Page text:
Post publishing link collection: Sports on Earth’s Phil Rogers on the future of the Cuban National team: he basically does a more researched and thoughtful version of the lineup above.  Nathaniel Grow of Fangraphs does his own version of this post in general.   Chris Moran of Beyond the box Score also does a version of this post.  Craig Calcaterra pipes in too.  Thom Loverro puts up his 2 cents.  BusinessInsider quotes super-agent Ron Shapiro and his “sea of questions” regarding baseball players.

WBC Semis, Finals and Tourney Review

leave a comment

Maybe Team USA wasn’t meant to make it to the WBC semis regardless; the two teams that beat them in pool play made the finals themselves.  Lets take a look at the semis and finals, and talk about the tournament in general:

Semis: Puerto Rico outsted 2-time defending champion Japan relatively easily behind the batting prowness of Alex Rios (who is earning himself fantasty baseball street cred by the bucket-full this spring).  Perhaps Japan is regretting having some of its best players bow out of the tournament just as team USA has.  Hey, that’s why they play the games, right?  Japan’s ace Kenta Maeda couldn’t find his rhythm and pitched just badly enough to lose.

Meanwhile, the Dominican Republic wore down the Netherland’s pitching staff and got some revenge over the Netherlands in the other semi, to setup a Finals rematch from pool play.  The star of the game was not one of the D.R.’s stars, it was little known Moises Sierra, who made a fantastic catch in the first and then doubled in the eventual winning run in their big 5th inning rally.

Finals: Though it seems anti-climactic, the D.R. jumped out to a first inning lead and were never really threatened, winning the final 3-0 over Puerto Rico.  The D.R. finishes the tournament undefeated and rightfully so, having easily the strongest roster of any of the teams.  And they finally win the WBC title that many thought that they were the most deserving to win (outside of the US team of course, which has yet to field a full-strength team in any of the 3 iterations of the tournament).

Tournament Thoughts: I feel like the tournament is catching on a little bit, that the patriotism factors that the smaller nations are showing is starting to wear off on the Americans who aren’t playing.   The TV ratings remain low in the US … but they’re sky high elsewhere.  I do believe MLB needs to look into moving the tournament to occur either around the All-Star break or (more likely) after the World Series ends each year so that players are at full strength, have no excuse not to play and we could have a better tournament.

Written by Todd Boss

March 20th, 2013 at 10:35 am

Starting Pitching Quality in the WBC


I keep a little file, periodically updated, that keeps track of “Ace Starters” in the league.  There’s usually right around 20 of them at any one time.  There’s no hard and fast rule as to what defines an Ace; not every team has an Ace.  Some teams have more than one Ace.  Its essentially defined as a guy who, every time he goes to the hill, he is expected to win, a perennial Cy Young candidate, a guy who is acknowledged as being one of the best in the game.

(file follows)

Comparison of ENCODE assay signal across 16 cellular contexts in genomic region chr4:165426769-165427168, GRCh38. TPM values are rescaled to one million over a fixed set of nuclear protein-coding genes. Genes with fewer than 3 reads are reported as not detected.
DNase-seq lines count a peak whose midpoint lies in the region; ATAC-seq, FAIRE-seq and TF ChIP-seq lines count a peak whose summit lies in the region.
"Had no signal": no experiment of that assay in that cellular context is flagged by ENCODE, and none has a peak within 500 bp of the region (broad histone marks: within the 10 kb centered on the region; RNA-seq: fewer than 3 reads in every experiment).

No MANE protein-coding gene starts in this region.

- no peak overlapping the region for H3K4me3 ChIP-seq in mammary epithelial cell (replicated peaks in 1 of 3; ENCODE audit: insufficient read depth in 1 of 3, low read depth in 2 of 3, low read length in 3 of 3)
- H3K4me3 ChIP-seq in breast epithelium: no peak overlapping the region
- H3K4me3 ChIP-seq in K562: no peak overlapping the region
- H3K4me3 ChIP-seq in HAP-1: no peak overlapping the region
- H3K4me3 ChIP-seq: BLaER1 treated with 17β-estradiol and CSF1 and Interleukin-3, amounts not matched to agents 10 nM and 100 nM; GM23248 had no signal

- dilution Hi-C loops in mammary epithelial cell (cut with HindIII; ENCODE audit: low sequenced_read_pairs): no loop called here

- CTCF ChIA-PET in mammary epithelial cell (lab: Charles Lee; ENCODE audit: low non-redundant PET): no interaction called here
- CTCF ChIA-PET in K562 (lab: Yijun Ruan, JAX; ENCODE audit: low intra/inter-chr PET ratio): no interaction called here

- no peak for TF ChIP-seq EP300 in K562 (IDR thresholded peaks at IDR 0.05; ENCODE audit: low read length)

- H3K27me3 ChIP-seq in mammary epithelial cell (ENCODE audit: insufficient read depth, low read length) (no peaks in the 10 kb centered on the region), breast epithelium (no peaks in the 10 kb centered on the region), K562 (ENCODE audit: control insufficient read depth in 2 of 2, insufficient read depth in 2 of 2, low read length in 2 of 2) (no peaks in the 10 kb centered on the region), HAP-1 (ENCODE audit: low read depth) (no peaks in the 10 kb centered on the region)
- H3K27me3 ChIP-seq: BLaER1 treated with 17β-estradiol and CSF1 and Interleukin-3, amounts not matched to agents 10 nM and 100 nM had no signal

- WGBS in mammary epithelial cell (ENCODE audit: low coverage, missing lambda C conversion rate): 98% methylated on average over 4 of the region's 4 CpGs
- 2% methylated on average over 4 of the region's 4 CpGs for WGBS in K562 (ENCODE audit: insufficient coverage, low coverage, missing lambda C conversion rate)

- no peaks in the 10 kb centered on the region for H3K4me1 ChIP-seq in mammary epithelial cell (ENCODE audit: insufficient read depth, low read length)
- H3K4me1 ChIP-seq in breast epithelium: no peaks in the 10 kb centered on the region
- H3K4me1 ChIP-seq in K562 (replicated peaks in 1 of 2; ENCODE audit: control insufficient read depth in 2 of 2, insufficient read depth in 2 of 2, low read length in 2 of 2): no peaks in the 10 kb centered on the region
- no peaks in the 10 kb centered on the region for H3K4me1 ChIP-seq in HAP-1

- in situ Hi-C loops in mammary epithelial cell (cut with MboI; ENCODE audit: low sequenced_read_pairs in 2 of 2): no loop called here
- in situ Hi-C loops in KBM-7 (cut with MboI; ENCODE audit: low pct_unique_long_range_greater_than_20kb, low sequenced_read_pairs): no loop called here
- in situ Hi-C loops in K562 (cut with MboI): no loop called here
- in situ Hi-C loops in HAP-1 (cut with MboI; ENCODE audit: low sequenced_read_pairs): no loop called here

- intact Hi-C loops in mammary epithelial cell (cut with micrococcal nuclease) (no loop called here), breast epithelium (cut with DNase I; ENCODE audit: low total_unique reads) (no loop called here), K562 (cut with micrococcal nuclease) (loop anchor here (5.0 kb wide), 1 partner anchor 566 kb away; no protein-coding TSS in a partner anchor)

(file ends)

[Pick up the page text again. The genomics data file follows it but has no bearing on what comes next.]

Here’s my list of “Aces” in this league, right now; Strasburg, Gonzalez, Halladay, Lee, Hamels, Cueto, Wainwright, Lincecum, Cain, Kershaw, Greinke, Lester, Price, Sabathia, Dickey, Johnson, Verlander, Hernandez, Darvish and Weaver.    Twenty guys, some arguable with poor 2012 performances (Lester, Lincecum, Johnson, Halladay), some arguable for possibly being one-year wonders (Dickey, Greinke, Gonzalez), but by and large a quick list of the 20 best starters in the league.

How many of these Aces are pitching in the 2013 WBC?  TWO.  That’s it.  Gio Gonzalez and R.A. Dickey are starting for the US.  Not one other US Ace is taking the hill for their country.  The few foreign guys (Hernandez, Cueto and Darvish) aren’t pitching for their teams either for various reasons.

If you asked me to give you the 4 best US starters, right now, the four starters I’d throw in a World Baseball Classic to best represent this country, I’d probably go (in nearly this order) Verlander, Kershaw, Strasburg and maybe Cole Hamels.   If you asked me the NEXT four guys i’d want on the bump i’d probably go Sabathia, Cain, Price and Lee.   After that?  I’d probably still take the likes of Halladay and Greinke before I got to Gonzalez or Dickey.   And that’s only because of the poor 2012 showings by Lincecum, Lester and Johnson; if this was 2011, those three guys are absolutely in the mix for best arms in the league.  So by rough estimates, we have perhaps the 14th and 15th best American starters going for us right now.